Friday, August 31, 2018

Movie night at the Arlington Mill Community Center

Wizard of Oz. Outdoors.

Last night in August, just before the rain.

Katydids and kids. A kind of magic.

Photography by Lloyd Wolf

Monday, August 20, 2018

Margaret Chung | Arlington Career Center

Margaret Chung is Principal of the Arlington Career Center, adjacent to Columbia Pike.

"We are the Career Tech Education Center for the entire County school district. We have a range of classes, including engineering, and trades and industrial, which includes auto technology, auto collision repair, aviation, electricity, technical drawing. We also have IT and digital media. Most of the top ten engineering jobs in Arlington are in computer science, in IT. We’re driven by the data. Other areas are computer science, information technology, cyber security, web design, TV production, digital photography, graphics and digital animation programs. Under health and medical services we have EMT, pharmacy tech, physical therapy, forensic science, and animal science. In human and public services we have early childhood education, culinary arts, cosmetology, barbering, and JROTC Air Force.

My family immigrated here from Korea when I was ten. When I came here, I only spoke a little English. I had to learn.

I think my experience as an immigrant helps me relate to the students. When you move to a country and you’re not familiar, and you’re having to learn a new language, and customs, and you don’t fit in, I know what it feels like. To learn how to find your identity, and to figure things out. It takes time. You always feel like you’re always learning, and you haven’t quite figured out what you want to do with your life.

I see those issues in our students. I can talk with them. I feel that immigrants have unique challenges. It’s the community that surrounds you that helps in so many ways. Your own family, that sense of community, that helps you to feel strong and have a sense of belonging.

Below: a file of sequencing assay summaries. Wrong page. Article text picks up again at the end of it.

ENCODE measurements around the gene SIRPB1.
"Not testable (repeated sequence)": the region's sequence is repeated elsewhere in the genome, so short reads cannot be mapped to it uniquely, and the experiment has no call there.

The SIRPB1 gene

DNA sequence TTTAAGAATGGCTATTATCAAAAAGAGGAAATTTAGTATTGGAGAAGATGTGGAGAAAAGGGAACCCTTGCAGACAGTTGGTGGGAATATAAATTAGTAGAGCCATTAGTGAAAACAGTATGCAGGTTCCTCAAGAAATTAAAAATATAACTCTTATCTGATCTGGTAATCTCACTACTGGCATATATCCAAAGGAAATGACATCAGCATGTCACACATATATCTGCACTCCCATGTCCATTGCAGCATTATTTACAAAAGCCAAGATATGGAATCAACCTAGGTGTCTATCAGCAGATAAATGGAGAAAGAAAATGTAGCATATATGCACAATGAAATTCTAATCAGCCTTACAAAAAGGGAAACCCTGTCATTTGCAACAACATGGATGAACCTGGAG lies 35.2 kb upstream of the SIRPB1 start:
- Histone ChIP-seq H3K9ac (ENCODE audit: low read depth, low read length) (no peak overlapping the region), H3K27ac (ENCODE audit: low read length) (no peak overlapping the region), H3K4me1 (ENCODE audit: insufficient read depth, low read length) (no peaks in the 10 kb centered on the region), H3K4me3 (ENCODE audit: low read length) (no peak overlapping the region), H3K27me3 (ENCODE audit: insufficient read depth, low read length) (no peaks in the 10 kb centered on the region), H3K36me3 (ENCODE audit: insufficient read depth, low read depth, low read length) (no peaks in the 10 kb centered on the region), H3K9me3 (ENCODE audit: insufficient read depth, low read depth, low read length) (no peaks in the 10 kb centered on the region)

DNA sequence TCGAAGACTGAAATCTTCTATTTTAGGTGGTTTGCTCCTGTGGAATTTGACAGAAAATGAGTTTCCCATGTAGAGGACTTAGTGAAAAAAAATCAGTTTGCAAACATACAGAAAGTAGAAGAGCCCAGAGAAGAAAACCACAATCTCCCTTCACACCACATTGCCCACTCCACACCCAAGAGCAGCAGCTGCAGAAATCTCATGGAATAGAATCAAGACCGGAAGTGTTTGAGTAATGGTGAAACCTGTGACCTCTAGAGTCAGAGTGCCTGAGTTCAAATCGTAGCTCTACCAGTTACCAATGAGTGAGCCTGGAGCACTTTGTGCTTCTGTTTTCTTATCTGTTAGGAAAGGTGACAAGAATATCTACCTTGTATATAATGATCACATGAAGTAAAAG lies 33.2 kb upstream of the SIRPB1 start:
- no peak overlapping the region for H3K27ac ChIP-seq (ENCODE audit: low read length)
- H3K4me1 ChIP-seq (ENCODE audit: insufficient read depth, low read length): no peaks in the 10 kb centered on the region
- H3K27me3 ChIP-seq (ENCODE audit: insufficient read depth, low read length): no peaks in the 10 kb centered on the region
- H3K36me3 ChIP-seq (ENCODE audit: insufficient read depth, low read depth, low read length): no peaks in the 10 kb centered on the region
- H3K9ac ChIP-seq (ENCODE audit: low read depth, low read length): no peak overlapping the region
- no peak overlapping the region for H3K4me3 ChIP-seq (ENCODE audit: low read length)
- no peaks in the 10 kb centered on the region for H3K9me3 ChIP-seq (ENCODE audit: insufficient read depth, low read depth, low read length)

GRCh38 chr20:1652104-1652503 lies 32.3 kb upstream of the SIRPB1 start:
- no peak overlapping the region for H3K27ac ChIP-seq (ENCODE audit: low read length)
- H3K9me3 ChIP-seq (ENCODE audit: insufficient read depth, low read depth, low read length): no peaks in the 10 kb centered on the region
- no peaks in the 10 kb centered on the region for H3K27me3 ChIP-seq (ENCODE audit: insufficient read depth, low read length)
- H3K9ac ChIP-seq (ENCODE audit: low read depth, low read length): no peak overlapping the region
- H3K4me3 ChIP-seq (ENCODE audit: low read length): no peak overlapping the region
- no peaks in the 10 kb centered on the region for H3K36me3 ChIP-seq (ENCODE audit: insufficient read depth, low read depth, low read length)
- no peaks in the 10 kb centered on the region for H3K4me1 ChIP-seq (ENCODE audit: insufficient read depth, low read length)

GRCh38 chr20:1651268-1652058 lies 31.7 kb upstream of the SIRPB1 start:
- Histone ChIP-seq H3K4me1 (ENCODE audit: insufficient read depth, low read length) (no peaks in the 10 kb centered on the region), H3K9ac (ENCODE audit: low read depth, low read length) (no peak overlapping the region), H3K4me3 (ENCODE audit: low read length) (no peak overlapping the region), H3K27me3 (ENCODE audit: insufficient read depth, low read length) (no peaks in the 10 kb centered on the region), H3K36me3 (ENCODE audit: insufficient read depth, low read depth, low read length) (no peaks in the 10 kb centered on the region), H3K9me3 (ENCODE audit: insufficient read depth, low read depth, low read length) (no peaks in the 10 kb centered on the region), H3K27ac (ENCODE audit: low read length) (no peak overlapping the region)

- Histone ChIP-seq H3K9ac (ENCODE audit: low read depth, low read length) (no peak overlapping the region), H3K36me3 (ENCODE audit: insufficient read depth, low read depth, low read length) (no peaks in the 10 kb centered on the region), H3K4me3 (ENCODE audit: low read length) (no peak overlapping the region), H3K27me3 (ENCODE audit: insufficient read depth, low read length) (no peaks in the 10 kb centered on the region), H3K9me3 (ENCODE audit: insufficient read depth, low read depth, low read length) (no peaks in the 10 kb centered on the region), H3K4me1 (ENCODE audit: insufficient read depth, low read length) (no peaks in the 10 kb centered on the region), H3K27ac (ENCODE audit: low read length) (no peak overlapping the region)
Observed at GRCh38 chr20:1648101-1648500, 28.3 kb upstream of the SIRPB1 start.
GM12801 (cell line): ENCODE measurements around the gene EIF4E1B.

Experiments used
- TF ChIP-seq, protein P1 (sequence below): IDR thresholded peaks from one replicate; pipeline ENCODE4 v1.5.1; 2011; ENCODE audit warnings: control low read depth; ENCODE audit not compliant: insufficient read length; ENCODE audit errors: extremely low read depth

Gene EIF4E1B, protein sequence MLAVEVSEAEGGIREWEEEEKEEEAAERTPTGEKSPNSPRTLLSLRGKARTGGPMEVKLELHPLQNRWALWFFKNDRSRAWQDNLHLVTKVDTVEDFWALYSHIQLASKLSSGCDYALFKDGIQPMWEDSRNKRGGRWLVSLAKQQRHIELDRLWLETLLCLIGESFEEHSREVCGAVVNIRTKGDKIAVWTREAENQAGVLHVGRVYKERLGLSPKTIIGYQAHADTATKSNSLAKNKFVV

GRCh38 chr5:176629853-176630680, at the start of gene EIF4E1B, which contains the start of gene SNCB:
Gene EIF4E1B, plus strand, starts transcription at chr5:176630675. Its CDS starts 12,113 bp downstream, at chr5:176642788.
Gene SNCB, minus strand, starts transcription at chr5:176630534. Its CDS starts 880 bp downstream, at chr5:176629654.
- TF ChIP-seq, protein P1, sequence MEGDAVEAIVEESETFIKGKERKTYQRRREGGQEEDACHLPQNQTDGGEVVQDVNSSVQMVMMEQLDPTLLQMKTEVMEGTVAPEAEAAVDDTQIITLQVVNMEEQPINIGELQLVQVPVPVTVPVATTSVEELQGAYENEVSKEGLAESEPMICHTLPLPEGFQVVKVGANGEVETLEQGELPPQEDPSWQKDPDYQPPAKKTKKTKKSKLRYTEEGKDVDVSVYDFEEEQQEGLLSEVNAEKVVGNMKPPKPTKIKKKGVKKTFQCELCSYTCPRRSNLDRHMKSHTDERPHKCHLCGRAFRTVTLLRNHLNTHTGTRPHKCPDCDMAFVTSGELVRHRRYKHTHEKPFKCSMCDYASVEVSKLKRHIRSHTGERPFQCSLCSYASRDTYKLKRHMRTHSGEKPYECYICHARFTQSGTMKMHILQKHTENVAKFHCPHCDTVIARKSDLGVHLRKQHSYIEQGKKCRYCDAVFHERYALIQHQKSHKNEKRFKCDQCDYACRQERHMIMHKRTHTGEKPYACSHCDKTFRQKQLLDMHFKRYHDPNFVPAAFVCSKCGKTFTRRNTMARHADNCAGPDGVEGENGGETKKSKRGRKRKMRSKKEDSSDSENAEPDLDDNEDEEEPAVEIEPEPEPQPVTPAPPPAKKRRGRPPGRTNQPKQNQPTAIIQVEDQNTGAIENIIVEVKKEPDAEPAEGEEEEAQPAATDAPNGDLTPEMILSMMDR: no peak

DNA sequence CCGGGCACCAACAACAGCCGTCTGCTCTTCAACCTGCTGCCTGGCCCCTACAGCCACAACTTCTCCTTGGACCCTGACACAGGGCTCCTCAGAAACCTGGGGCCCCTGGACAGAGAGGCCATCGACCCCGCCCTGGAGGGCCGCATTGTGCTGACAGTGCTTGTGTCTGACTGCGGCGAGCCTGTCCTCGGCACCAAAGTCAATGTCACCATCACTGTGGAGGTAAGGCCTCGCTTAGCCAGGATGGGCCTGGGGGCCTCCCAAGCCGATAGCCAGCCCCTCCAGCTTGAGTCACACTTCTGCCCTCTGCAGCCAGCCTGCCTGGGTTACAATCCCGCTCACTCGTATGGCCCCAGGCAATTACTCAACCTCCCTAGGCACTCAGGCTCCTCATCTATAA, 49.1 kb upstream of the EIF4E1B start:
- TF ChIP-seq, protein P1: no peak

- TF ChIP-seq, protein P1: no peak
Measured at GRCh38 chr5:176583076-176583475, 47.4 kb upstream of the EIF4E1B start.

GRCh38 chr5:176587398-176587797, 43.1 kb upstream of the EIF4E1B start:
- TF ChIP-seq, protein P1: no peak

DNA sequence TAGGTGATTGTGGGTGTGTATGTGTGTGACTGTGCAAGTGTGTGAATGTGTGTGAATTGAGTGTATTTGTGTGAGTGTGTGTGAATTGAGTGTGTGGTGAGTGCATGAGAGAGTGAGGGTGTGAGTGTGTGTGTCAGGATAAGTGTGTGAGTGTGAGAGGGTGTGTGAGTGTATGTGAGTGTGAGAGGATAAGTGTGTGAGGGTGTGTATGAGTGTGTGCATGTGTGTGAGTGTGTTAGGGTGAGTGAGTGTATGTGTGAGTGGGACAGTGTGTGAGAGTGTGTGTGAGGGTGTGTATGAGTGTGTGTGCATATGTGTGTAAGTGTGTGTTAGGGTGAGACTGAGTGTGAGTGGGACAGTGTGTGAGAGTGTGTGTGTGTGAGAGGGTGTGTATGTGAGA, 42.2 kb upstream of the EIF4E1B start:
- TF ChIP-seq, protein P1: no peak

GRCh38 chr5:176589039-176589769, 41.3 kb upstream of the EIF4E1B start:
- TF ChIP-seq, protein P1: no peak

The kids come from a variety of places. They are primarily from Central America; El Salvador, Nicaragua, and Guatemala. We have a handful from Africa and Asia. We have a Mongolian student, we have a Sri Lankan student, some from Ethiopia and Eritrea. Some from South America; Bolivia, Chile.  We have the Academic Academy which has about forty students who are here because they need a more personalized mentoring relationship. We have HILT, the High Intensity Language Training Institute which serves recently-arrived immigrant students. They are older immigrant ESL [English as a Second Language] students that come here with interrupted schooling. They’ve crossed the border by themselves, and are primarily working full time to support themselves, but also coming to school.  We have teen parenting here, so if they have children, or are pregnant, they can be here where childcare services are available. It’s a very family-like environment, so for some of them who are here pretty much by themselves, it gives them a strong sense of belonging.  It’s positive, it’s community-building.

Many of our HILT students live along the Columbia Pike corridor, and work along the Columbia Pike corridor. I think to the extent that students are part of the communities along the Pike that are changing, we’re impacted at the school. What I hear from families is that the cost of living is higher now.